# Complexity Zoo:M

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*Lists of related classes:*
Communication Complexity -
Hierarchies -
Nonuniform

MA -
MA^{cc} -
MA' -
MAC^{0} -
MA_{E} -
MA_{EXP} -
mAL -
MA_{POLYLOG} -
MaxNP -
MaxPB -
MaxSNP -
MaxSNP_{0} -
mcoNL -
MinPB -
MIP -
MIP* -
MIP^{ns} -
MIP_{EXP} -
(M_{k})P -
mL -
MM -
MMSNP -
mNC^{1} -
mNL -
mNP -
Mod_{k}L -
ModL -
Mod_{k}P -
ModP -
ModZ_{k}L -
mP -
MP -
MPC -
mP/poly -
mTC^{0}

##### MA: Merlin-Arthur

The class of decision problems solvable by a *Merlin-Arthur protocol*, which goes as follows. Merlin, who has unbounded computational resources, sends Arthur a polynomial-size purported proof that the answer to the problem is "yes." Arthur must verify the proof in BPP (i.e. probabilistic polynomial-time), so that

- If the answer is "yes," then there exists a proof such that Arthur accepts with probability at least 2/3.
- If the answer is "no," then for all proofs Arthur accepts with probability at most 1/3.

Defined in [Bab85].

An alternative definition requires that if the answer is "yes," then there exists a proof such that Arthur accepts with certainty. However, the definitions with one-sided and two-sided error can be shown to be equivalent (see [FGM+89]).

Contains NP and BPP (in fact also ∃BPP), and is contained in AM and in QMA.

Also contained in Σ_{2}P ∩ Π_{2}P.

There exists an oracle relative to which BQP is not in MA [Wat00].

Equals NP under a derandomization assumption: if E requires exponentially-sized circuits, then PromiseBPP = PromiseP, implying that MA = NP [IW97].

Shown in [San07] that MA/1 (that is, MA with 1 bit of advice) does not have circuits of size for any . In the same paper, the result was used to show that MA/1 cannot be solved on more than a fraction of inputs having length by any circuit of size . Finally, it was shown that MA does not have *arithmetic* circuits of size .

##### MA^{cc}: Communication Complexity MA

Here, Alice and Bob collectively constitute "Arthur", and the cost of an MA^{cc} communication protocol is defined as the bit length of Merlin's message plus the communication cost of the ensuing randomized protocol between Alice and Bob. (Not charging for the length of Merlin's message would enable every function to be computed with constant cost in this model.)

Does not contain coNP^{cc} (first shown by [Kla03]).

It is open to prove that there exists an explicit two-party function whose MA^{cc}-type communication complexity is ω(n^{1/2}).

##### MA': Sparse MA

The subclass of MA such that for each input size n, there is a sparse set S_{n} that Merlin's proof string always belongs to (no matter what the input is).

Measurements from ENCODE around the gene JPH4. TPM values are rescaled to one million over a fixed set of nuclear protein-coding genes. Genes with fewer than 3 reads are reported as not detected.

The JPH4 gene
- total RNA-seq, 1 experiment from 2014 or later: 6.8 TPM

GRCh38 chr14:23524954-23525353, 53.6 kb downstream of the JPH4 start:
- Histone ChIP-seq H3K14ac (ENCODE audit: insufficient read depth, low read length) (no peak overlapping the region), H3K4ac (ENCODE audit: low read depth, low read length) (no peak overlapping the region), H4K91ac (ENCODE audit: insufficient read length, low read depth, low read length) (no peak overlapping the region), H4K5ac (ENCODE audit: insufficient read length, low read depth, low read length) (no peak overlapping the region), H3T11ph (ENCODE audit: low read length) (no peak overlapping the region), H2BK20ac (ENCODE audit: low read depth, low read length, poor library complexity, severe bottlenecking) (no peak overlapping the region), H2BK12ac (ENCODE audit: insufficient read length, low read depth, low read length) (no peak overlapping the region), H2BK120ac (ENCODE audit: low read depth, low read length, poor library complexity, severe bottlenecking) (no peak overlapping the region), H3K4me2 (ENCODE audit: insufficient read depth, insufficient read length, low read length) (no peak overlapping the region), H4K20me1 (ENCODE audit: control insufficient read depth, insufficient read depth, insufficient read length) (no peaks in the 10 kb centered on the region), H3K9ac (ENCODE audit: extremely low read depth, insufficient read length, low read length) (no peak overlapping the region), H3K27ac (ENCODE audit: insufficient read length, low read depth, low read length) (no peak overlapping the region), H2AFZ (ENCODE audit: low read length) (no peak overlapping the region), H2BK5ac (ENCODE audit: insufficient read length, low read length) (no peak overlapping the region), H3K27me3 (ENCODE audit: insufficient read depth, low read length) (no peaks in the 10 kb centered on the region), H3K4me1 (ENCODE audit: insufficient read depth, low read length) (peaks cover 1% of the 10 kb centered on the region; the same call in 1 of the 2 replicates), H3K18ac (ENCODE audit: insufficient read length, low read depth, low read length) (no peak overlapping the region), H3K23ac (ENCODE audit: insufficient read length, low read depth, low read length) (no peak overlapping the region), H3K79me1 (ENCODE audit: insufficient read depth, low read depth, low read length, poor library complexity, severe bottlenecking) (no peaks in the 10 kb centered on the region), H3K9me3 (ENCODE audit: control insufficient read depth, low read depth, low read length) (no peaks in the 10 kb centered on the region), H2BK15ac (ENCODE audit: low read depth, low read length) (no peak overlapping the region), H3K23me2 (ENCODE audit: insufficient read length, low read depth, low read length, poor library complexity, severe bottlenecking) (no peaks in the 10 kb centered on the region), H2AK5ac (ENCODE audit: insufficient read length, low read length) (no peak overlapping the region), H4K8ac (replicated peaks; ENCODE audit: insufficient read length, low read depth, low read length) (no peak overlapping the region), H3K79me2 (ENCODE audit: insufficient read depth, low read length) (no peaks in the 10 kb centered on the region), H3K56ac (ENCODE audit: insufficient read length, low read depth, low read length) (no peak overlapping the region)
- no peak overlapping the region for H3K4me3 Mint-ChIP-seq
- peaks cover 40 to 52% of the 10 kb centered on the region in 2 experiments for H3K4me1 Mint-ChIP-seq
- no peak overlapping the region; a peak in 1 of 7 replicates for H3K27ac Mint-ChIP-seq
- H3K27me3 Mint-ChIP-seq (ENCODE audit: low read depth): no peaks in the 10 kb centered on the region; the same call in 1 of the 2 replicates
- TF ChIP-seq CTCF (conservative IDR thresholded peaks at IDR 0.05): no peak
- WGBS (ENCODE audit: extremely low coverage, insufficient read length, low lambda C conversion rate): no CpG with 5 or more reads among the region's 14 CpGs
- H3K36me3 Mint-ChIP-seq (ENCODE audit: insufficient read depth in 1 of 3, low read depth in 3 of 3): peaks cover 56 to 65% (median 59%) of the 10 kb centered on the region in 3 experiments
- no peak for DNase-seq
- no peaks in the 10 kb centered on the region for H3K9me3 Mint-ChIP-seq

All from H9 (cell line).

Defined in [KST93], where it is also observed that if graph isomorphism is in P/poly, then the complement of graph isomorphism is in MA'.

##### MAC^{0}: Majority of AC^{0}

Same as AC^{0}, except now we're allowed a single unbounded-fanin majority gate at the root.

Defined in [JKS02].

MAC^{0} is strictly contained in TC^{0} [ABF+94].

##### MA_{E}: Exponential-Time MA With Linear Exponent

Same as MA, except now Arthur is E instead of polynomial-time.

If MA_{E} = NEE then MA = NEXP ∩ coNEXP [IKW01].

##### MA_{EXP}: Exponential-Time MA

Same as MA, except now Arthur is EXP instead of polynomial-time, and the message from Merlin can be exponentially long.

There is a problem in MA_{EXP} that does not have polynomial-size circuits [BFT98]. On the other hand, there is an oracle relative to which every problem in MA_{EXP} does have polynomial-size circuits.

[MVW99] considered the best circuit lower bound obtainable for a problem in MA_{EXP}, using current techniques. They found that this bound is *half-exponential*: i.e. a function f such that f(f(n))=2^{n}. Such functions exist, but are not expressible using standard asymptotic notation.

##### mAL: Monotone AL

Defined in [GS90]. Equals mP by definition.

##### MA_{POLYLOG}: MA With Polylog Verifier

Identical to MA except for that Arthur (the verifier) has random access to the proof string given by Merlin, and is limited to running times of order .

This class was used by [SM03] to show that if EXP has circuits of polynomial size, then EXP = MA.

##### MaxNP: Maximization NP

Has the same relation to NP as MaxSNP does to SNP.

Contains MaxPB.

The closure of MaxNP under PTAS reduction is APX [KMS+99], [CT94].

##### MaxPB: MaxNP Polynomially Bounded

The subclass of MaxNP problems for which the cost function is guaranteed always to be bounded by a polynomial.

MinPB can be defined similarly.

Defined in [KT94].

The closure of MaxPB under PTAS reductions equals NPOPB [CKS+99].

##### MaxSNP: Maximization SNP

The class of optimization problems reducible by an "L-reduction" to a problem in MaxSNP_{0}. (*Note:* 'L' stands for linear -- this is *not* the same as an L reduction! For more details see [PY88].)

Defined in [PY88], where the following was also shown:

- Max3SAT is MaxSNP-complete. (Max3SAT is the problem of finding an assignment that maximizes the number of satisfied clauses in a CNF formula with at most 3 literals per clause.)
- Any problem in MaxSNP can be approximated to within a fixed ratio.

The closure of MaxSNP under PTAS reduction is APX [KMS+99], [CT94].

##### MaxSNP_{0}: Generating Class of MaxSNP

The class of function problems expressible as "find a relation such that the set of k-tuples for which a given SNP predicate holds has maximum cardinality."

For example (see [Pap94]), the Max-Cut problem can be expressed as follows: